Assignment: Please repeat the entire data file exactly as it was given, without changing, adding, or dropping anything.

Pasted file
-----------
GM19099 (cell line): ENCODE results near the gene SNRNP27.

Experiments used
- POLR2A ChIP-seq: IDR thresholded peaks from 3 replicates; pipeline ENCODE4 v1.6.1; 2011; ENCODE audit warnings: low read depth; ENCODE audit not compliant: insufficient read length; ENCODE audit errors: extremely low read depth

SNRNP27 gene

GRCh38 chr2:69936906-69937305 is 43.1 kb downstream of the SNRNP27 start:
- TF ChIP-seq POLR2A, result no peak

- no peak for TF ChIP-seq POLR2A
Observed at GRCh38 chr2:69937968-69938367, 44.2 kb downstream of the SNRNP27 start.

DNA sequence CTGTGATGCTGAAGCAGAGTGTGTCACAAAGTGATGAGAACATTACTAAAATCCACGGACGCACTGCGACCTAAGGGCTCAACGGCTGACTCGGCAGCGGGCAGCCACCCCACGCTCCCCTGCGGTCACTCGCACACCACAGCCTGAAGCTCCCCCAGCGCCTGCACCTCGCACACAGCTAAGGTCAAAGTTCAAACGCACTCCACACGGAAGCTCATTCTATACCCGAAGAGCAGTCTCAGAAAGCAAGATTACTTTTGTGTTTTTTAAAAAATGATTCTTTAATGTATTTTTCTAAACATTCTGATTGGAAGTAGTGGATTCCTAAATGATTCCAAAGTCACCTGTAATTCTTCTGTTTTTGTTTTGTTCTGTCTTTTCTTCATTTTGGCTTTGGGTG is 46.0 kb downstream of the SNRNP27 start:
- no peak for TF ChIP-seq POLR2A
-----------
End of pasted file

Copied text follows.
GM19099 (cell line): ENCODE results near the gene SNRNP27.

Experiments used
- POLR2A ChIP-seq: IDR thresholded peaks from 3 replicates; pipeline ENCODE4 v1.6.1; 2011; ENCODE audit warnings: low read depth; ENCODE audit not compliant: insufficient read length; ENCODE audit errors: extremely low read depth

SNRNP27 gene

GRCh38 chr2:69936906-69937305 is 43.1 kb downstream of the SNRNP27 start:
- TF ChIP-seq POLR2A, result no peak

- no peak for TF ChIP-seq POLR2A
Observed at GRCh38 chr2:69937968-69938367, 44.2 kb downstream of the SNRNP27 start.

DNA sequence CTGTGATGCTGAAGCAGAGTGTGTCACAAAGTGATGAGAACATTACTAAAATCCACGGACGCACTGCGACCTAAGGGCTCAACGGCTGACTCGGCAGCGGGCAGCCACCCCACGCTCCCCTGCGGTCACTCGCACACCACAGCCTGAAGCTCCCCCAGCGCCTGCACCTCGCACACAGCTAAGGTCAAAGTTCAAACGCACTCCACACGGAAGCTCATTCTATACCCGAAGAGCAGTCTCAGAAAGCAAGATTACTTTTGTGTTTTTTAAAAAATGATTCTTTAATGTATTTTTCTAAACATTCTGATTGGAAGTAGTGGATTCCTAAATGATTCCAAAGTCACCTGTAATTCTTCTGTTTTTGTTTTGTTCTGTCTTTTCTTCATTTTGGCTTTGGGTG is 46.0 kb downstream of the SNRNP27 start:
- no peak for TF ChIP-seq POLR2A